Using degenerating genes to understand the evolution of rare intact genes across bacteria

An overview and broader look at the paper "Pseudogenes act as a neutral reference for detecting selection in prokaryotic pangenomes" published in Nature Ecology & Evolution (2024). Blog post authors: Gavin M. Douglas and B. Jesse Shapiro
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Overview

Bacteriologists in the early 2000’s made an astonishing observation: bacterial strains of (ostensibly) the same species often differ by >50% of their gene content. For instance, Welch and colleagues (2002) observed that only ~40% of genes encoded by three strains of Escherichia coli were shared by all three (Figure 1a). This was an early example of a ‘pangenome’ analysis, which is now routinely applied to hundreds or thousands of genomes. A common observation with such data is that most genes within a bacterial species are rare, observed in just one or a small fraction of the genomes sampled (Figure 1b).

(a) Venn diagram re-plotting data from Welch et al. 2002, showing that most genes are not encoded by all three E. coli strains compared. (b) Example gene prevalence plot (with dummy data) that highlights the typical observation that a high proportion (often the majority) of genes across a bacterial species’ pangenome are observed in a minority of the sampled genomes.

Figure 1: Example plots displaying typical pangenome characteristics across bacterial species. (a) Venn diagram re-plotting data from Welch et al. 2002, showing that most genes are not encoded by all three E. coli strains compared. (b) Example gene prevalence plot (with dummy data) that highlights the typical observation that a high proportion (often the majority) of genes across a bacterial species’ pangenome are observed in a minority of the sampled genomes.

So, what’s driving this extensive strain variation across bacteria? Is there a baseline rate of genetic drift and/or horizontal gene transfer that maintains rare genes? Or are these genes niche-specific adaptations? These possibilities have been debated in recent years, but remain unresolved, partially because it is unclear how to establish an appropriate null hypothesis of gene content diversity driven by neutral processes. 

This gap was the motivation for our work. We investigated pangenome diversity across diverse bacteria, with a key additional step: considering both intact genes and degenerating genes (pseudogenes). We show that pseudogenes can be used as a proxy for how rare elements are distributed in the absence of selection, which provides a null distribution that can be compared to the analogous data for intact genes. Our key finding is that we can reject a neutral model of pangenome variation, suggesting that a non-negligible portion of rare accessory genes provide adaptive value to their bacterial host genomes.

Context: similar observations, but very different conclusions

Recent investigations into the evolutionary forces underlying bacterial pangenome variation have focused on correlations of measures of pangenome size/diversity with measures of the effective population size (Ne). Ne determines the relative impact of genetic drift vs. selection, and thus the efficacy of natural selection. One common measure for this is the ratio of non-synonymous to synonymous substitutions (dN/dS) within core genes: lower values of this ratio are taken as evidence for effective selection against slightly deleterious non-synonymous mutations. A typical observation is shown in Figure 2: the proxy for Ne (inverted dN/dS in this case) and pangenome size are positively associated across bacterial species.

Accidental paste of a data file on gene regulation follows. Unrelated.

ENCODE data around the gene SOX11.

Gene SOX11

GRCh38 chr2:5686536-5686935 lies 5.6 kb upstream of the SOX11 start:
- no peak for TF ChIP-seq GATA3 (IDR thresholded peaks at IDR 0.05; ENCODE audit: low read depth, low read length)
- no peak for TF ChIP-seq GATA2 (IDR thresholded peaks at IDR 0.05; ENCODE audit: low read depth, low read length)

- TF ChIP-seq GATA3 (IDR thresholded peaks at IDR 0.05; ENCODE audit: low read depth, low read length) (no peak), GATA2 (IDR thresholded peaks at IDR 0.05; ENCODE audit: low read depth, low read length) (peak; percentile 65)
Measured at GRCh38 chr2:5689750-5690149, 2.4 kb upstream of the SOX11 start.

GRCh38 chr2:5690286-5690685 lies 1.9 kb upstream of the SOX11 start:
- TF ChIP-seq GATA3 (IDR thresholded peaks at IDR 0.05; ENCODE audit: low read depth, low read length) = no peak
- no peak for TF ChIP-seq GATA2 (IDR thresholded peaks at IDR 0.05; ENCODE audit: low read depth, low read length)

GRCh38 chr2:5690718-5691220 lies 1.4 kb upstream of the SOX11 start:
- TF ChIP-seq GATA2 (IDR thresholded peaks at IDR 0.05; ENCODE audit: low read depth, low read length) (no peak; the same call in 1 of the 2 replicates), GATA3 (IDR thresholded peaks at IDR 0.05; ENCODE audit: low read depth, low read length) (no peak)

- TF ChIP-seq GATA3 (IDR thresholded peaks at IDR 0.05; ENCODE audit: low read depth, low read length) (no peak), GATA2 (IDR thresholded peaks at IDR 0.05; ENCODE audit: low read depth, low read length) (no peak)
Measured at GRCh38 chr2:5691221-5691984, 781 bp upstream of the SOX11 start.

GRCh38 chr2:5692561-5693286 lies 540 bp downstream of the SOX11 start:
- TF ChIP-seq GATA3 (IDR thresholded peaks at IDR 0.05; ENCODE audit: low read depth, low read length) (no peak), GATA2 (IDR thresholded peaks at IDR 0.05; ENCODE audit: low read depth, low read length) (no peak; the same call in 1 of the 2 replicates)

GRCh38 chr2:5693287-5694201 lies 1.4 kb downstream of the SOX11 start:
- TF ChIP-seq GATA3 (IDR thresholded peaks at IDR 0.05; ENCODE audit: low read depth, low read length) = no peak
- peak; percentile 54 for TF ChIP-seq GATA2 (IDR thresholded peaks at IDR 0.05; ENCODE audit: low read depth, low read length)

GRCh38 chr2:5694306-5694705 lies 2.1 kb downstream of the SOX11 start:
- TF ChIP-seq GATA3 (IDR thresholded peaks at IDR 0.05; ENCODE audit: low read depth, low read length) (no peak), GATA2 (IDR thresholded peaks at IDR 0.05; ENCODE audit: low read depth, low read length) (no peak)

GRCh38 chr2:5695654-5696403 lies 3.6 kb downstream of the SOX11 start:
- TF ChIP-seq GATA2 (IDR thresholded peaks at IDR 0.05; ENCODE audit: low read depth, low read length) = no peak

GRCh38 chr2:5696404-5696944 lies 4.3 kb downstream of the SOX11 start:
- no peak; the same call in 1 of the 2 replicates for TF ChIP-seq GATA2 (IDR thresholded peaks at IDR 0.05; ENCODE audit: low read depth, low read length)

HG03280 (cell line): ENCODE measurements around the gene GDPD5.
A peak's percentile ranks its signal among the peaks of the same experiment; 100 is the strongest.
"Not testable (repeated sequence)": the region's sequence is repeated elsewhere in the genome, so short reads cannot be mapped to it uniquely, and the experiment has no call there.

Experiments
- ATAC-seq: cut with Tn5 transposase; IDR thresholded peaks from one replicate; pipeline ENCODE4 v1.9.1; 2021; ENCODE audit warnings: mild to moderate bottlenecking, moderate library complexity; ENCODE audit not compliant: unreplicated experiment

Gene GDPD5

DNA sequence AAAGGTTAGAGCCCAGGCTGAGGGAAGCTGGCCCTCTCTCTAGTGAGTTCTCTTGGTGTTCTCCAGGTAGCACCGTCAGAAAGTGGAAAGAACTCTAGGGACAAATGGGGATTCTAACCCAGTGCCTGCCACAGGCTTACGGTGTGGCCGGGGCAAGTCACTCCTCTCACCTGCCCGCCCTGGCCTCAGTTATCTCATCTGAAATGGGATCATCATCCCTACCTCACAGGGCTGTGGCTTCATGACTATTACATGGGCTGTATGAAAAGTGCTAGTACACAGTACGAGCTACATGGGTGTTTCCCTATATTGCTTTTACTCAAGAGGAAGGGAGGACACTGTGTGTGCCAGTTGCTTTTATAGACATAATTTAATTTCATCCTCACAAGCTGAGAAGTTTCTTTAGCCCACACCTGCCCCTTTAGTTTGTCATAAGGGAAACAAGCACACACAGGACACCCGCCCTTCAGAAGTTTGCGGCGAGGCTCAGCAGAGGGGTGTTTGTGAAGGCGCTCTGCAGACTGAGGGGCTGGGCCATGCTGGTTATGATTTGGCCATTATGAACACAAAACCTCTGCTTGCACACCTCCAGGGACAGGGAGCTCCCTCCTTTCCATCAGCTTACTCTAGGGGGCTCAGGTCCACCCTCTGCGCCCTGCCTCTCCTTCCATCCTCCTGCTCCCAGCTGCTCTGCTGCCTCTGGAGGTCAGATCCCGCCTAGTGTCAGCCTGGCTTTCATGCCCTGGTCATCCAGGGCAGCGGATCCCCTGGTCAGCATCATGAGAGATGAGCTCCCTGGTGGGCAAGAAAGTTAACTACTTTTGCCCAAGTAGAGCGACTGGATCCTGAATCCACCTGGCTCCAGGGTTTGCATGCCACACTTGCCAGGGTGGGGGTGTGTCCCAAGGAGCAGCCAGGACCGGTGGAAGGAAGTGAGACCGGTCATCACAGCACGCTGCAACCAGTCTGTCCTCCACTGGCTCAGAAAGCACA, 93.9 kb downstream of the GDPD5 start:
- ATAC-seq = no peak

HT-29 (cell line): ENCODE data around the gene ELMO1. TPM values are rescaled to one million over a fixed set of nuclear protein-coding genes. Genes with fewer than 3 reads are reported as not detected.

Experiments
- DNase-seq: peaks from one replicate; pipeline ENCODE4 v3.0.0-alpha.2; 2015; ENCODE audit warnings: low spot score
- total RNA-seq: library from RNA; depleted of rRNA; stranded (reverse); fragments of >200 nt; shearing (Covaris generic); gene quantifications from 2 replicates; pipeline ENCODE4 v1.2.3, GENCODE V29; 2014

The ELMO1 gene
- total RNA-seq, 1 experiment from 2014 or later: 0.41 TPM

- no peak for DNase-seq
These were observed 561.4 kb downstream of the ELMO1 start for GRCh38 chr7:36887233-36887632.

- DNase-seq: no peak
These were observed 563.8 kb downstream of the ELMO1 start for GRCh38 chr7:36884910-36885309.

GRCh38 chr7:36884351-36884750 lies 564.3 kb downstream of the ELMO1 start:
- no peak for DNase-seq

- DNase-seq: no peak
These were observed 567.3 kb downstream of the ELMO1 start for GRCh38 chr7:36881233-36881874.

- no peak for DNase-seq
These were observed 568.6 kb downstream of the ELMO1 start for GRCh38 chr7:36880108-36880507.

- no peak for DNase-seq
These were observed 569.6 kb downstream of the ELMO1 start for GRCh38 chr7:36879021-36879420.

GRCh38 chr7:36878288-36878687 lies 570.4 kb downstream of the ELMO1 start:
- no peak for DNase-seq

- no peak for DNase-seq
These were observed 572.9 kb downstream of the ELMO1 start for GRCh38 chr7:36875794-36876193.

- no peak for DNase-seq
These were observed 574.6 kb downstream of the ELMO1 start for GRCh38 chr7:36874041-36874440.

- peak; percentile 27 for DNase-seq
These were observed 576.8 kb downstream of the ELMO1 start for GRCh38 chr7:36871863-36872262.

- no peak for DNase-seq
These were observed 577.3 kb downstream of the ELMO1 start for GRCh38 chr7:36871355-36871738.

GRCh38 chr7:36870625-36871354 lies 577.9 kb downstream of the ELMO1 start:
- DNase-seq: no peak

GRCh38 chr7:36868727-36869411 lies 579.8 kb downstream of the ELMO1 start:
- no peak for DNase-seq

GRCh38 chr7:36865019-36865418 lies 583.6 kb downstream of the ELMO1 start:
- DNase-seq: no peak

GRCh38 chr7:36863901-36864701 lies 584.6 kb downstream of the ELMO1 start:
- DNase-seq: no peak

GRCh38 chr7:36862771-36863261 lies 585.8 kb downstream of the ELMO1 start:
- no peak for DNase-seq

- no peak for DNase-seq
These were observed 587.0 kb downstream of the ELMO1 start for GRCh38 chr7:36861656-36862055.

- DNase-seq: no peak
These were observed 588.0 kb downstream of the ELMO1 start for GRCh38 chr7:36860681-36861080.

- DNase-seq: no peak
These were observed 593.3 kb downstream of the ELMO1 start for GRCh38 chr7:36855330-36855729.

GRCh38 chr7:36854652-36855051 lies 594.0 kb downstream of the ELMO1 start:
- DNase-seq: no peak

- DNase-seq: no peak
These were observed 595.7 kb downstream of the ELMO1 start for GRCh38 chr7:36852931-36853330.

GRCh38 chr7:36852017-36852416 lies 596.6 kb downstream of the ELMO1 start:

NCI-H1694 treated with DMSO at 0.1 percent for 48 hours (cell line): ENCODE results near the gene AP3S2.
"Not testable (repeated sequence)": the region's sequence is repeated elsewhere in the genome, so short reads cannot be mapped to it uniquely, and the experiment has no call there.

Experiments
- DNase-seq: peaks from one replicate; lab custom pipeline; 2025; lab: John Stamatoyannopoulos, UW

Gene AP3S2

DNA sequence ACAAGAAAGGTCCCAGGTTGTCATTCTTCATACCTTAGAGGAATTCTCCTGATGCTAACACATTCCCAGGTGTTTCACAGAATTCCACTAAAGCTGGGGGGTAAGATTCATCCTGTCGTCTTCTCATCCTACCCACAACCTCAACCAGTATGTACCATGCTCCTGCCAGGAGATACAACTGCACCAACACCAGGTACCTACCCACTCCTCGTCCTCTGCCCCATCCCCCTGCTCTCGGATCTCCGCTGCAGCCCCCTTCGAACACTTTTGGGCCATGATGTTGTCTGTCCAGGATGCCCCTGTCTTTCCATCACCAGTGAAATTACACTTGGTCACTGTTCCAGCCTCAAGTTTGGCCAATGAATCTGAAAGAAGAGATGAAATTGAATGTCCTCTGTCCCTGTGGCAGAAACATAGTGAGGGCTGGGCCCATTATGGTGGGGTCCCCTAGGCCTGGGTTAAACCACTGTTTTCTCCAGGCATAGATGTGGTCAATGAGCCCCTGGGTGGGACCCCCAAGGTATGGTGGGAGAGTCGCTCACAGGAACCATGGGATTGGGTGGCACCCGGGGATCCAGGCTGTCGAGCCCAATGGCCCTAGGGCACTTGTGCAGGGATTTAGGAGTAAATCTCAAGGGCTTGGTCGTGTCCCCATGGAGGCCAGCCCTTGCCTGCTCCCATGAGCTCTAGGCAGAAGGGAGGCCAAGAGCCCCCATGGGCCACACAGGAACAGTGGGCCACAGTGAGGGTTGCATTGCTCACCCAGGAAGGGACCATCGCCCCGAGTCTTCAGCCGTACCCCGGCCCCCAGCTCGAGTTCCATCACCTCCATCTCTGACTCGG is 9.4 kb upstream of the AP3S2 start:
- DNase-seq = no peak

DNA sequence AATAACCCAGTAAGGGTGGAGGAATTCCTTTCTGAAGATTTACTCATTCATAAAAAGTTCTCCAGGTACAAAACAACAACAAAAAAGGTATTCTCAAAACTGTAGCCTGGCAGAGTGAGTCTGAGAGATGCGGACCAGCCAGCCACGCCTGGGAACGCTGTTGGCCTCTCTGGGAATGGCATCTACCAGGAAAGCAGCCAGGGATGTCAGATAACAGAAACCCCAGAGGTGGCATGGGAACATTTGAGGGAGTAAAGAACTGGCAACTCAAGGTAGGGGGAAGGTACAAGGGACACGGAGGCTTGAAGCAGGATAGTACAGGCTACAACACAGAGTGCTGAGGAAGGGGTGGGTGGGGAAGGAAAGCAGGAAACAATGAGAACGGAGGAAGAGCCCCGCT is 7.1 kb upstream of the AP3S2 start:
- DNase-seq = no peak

Originally Figure 4c from Bobay and Ochman (2018), where each point is a bacterial species. dS/dN refers to the ratio of the synonymous to non-synonymous substitution rates (an inversion of the standard ratio), which provides a proxy for Ne, the effective population size.

Figure 2: Clear association between dS/dN (a measure of Ne) and pangenome size. Originally Figure 4c from Bobay and Ochman (2018), where each point is a bacterial species. dS/dN refers to the ratio of the synonymous to non-synonymous substitution rates (an inversion of the standard ratio), which provides a proxy for Ne, the effective population size.

So, it seems like rare accessory genes must be adaptive on average, right? Not necessarily. Nucleotide diversity at neutral sites is also commonly used as a proxy for Ne, as overall neutral genetic variation is expected to scale proportionally with Ne (e.g., due to fewer population bottlenecks). Pangenome diversity is also positively associated with this Ne proxy (Figure 3), which Andreani et al. interpreted as evidence for pangenome diversity being primarily neutral.

Originally Figure 1 from Andreani et al. 2017, where each point is a bacterial species.

Figure 3: A similar association between pangenome diversity and ameasure of Ne, but with a different interpretation. Originally Figure 1 from Andreani et al. 2017, where each point is a bacterial species.

These contrasting interpretations of very similar analyses highlight the difficulty of interpreting a measure of genetic diversity (in this case the distribution of accessory genes) as a traditional phenotype. Selection is indeed more effective in species with higher Ne, but we also expect those species to have higher standing levels of neutral genetic variation.

 

Our paper: using pseudogenes as a neutral reference to help distinguish these explanations